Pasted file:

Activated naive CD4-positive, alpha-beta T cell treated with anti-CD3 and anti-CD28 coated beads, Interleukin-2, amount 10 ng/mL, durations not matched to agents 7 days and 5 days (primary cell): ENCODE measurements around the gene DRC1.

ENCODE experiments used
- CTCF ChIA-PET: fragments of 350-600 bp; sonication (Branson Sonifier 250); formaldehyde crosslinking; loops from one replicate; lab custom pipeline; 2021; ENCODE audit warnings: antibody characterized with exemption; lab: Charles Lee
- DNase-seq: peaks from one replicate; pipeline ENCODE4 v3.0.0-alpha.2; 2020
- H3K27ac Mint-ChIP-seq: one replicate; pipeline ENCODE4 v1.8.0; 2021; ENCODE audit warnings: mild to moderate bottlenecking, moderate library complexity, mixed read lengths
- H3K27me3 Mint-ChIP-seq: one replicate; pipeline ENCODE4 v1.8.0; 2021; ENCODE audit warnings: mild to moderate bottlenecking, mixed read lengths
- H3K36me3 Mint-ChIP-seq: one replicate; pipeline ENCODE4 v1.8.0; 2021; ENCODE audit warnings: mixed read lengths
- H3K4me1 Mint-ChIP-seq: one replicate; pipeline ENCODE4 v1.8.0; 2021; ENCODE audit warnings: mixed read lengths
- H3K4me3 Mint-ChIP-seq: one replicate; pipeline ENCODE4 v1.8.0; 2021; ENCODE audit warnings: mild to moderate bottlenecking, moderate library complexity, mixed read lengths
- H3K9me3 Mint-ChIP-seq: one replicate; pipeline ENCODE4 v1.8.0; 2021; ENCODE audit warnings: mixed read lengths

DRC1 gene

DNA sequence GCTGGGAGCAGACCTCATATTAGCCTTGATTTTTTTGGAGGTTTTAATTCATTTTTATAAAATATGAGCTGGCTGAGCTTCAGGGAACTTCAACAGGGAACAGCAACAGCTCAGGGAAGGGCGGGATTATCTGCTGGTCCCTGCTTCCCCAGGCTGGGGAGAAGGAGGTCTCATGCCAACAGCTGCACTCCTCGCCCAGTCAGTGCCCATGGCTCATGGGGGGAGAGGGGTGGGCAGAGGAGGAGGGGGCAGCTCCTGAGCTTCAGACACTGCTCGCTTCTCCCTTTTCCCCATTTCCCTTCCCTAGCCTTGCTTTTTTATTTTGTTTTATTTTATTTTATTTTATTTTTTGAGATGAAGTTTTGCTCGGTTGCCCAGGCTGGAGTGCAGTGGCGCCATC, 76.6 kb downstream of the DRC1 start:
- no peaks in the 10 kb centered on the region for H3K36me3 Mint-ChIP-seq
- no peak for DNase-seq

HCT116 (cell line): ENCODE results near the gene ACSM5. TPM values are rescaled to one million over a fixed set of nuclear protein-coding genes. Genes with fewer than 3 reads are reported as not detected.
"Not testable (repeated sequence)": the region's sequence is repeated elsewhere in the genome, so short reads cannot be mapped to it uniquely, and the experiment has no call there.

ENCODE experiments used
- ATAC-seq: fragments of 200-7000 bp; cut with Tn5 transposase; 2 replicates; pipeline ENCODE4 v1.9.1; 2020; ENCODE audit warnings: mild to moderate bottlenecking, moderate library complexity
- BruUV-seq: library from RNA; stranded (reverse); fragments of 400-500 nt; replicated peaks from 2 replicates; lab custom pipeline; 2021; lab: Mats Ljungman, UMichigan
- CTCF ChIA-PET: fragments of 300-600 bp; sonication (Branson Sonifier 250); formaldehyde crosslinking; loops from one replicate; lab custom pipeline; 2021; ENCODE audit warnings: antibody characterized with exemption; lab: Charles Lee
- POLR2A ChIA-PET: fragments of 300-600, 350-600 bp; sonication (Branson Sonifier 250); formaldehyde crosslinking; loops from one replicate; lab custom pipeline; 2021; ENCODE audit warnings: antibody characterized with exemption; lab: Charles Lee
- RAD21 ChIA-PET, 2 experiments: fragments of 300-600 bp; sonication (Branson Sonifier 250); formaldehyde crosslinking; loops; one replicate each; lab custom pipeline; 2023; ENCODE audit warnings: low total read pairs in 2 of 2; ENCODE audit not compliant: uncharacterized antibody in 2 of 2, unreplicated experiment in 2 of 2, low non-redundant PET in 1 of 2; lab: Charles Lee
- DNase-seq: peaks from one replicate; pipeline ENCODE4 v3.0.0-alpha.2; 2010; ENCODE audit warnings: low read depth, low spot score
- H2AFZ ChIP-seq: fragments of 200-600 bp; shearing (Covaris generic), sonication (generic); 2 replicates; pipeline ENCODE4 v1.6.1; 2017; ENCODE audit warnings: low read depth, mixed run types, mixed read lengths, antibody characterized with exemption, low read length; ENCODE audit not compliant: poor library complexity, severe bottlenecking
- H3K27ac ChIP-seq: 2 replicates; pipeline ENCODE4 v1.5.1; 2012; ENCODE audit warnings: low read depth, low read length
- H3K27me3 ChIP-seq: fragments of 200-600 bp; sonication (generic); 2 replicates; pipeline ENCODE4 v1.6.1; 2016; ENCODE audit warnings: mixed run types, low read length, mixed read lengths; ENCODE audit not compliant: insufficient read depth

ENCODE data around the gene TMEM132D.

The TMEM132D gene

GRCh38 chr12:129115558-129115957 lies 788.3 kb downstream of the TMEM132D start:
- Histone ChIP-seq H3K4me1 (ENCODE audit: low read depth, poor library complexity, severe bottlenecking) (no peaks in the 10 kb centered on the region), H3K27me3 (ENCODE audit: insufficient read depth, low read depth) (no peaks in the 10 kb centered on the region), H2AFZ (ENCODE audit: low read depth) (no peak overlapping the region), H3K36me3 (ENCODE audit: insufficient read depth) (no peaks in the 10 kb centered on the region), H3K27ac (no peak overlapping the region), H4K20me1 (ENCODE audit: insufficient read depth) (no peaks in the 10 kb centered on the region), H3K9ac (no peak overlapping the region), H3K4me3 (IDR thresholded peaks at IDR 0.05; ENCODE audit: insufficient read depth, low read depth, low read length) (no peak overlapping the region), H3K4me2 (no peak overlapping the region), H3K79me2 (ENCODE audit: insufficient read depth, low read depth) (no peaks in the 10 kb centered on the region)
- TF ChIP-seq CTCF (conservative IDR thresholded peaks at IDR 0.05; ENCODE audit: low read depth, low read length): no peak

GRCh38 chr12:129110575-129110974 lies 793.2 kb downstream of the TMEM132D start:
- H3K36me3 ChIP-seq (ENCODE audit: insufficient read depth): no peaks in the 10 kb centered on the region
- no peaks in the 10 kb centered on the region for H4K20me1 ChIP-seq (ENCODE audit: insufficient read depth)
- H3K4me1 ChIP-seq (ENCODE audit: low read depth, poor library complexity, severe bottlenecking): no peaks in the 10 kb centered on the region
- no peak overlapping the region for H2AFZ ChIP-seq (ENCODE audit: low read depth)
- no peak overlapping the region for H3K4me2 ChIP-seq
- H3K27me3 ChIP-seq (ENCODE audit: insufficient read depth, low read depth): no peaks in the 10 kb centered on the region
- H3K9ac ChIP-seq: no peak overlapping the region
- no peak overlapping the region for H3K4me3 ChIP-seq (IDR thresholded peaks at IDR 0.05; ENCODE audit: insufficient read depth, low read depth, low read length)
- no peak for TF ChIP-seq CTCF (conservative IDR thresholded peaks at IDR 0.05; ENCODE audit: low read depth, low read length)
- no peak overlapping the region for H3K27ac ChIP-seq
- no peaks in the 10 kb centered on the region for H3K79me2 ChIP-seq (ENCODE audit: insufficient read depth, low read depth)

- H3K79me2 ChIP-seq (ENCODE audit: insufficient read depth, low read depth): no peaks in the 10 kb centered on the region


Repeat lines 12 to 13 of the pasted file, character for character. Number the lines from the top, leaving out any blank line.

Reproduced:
DNA sequence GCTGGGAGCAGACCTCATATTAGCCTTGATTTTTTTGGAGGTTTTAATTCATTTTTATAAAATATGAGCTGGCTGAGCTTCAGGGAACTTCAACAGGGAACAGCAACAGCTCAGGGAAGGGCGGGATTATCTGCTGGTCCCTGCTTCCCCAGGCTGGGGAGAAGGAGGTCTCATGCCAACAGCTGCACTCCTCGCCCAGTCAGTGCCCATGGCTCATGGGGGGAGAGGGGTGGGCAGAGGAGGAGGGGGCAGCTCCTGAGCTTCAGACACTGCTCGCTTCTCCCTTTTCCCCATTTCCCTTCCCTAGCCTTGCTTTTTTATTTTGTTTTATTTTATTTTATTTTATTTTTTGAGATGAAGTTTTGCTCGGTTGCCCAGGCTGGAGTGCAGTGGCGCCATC, 76.6 kb downstream of the DRC1 start:
- no peaks in the 10 kb centered on the region for H3K36me3 Mint-ChIP-seq